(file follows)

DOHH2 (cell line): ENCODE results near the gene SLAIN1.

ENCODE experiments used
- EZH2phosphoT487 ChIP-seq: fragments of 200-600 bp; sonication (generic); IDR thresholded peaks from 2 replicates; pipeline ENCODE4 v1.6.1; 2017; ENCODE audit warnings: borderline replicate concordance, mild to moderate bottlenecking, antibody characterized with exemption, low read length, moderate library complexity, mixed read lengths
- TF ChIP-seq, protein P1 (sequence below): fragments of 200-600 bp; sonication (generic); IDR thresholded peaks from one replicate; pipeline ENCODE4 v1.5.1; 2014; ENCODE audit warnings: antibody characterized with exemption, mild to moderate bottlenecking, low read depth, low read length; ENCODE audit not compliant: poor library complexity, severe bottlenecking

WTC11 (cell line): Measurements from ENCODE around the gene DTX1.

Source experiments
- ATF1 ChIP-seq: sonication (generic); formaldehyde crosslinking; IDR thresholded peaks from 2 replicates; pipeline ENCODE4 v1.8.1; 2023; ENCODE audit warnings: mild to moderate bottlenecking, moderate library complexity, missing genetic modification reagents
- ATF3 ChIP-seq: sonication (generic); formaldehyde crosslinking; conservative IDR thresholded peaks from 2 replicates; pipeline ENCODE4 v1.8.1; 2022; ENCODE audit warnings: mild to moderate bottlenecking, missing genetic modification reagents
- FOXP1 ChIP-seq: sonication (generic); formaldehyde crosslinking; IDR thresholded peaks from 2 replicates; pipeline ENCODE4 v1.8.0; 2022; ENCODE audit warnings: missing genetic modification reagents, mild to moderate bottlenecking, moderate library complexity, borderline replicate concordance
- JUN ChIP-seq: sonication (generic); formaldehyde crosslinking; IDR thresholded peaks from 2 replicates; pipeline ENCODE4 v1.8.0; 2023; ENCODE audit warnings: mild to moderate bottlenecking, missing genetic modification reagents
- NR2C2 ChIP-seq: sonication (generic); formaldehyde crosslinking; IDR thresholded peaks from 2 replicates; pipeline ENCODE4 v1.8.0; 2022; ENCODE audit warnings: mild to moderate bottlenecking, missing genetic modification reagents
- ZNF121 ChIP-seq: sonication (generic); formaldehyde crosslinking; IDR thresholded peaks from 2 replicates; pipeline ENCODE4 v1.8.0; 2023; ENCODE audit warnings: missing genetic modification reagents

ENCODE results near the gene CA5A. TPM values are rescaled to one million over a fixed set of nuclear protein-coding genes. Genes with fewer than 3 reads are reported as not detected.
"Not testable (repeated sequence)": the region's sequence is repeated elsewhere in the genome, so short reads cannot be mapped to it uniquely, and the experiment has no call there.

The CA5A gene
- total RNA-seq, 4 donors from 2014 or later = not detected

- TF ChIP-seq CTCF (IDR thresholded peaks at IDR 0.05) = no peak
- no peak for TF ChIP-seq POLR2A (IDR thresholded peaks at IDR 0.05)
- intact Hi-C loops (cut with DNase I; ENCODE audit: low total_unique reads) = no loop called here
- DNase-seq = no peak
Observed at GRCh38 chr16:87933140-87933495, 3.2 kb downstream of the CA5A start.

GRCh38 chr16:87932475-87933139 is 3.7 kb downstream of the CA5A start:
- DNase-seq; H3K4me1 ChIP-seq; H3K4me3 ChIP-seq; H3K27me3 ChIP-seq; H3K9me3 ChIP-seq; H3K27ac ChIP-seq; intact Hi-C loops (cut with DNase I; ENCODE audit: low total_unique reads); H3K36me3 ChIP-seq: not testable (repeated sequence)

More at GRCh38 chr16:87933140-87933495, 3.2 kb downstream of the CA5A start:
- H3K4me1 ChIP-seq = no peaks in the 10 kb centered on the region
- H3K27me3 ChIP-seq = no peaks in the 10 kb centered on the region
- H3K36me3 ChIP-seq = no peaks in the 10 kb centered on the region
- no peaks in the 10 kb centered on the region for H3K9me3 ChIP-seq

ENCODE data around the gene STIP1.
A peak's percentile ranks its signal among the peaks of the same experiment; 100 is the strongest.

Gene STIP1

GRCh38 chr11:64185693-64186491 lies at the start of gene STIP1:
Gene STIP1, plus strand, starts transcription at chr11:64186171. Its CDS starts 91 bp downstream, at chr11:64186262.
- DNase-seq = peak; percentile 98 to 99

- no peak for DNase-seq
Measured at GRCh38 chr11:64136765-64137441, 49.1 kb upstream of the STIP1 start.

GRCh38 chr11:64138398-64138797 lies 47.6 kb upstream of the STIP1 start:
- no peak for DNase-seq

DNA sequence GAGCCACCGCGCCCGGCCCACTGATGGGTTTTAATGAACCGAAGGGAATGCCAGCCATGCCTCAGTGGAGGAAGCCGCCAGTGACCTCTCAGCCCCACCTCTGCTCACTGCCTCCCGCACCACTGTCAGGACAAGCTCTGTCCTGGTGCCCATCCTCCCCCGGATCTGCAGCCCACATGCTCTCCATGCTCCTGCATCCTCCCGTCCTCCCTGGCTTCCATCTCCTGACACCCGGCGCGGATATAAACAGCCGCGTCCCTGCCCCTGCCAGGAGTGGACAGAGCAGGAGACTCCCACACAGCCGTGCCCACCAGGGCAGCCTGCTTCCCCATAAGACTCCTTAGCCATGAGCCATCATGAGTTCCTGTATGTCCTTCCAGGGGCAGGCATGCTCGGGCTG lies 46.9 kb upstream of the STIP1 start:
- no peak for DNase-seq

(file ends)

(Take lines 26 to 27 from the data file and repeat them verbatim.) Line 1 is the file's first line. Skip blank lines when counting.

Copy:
- H3K27me3 ChIP-seq = no peaks in the 10 kb centered on the region
- H3K36me3 ChIP-seq = no peaks in the 10 kb centered on the region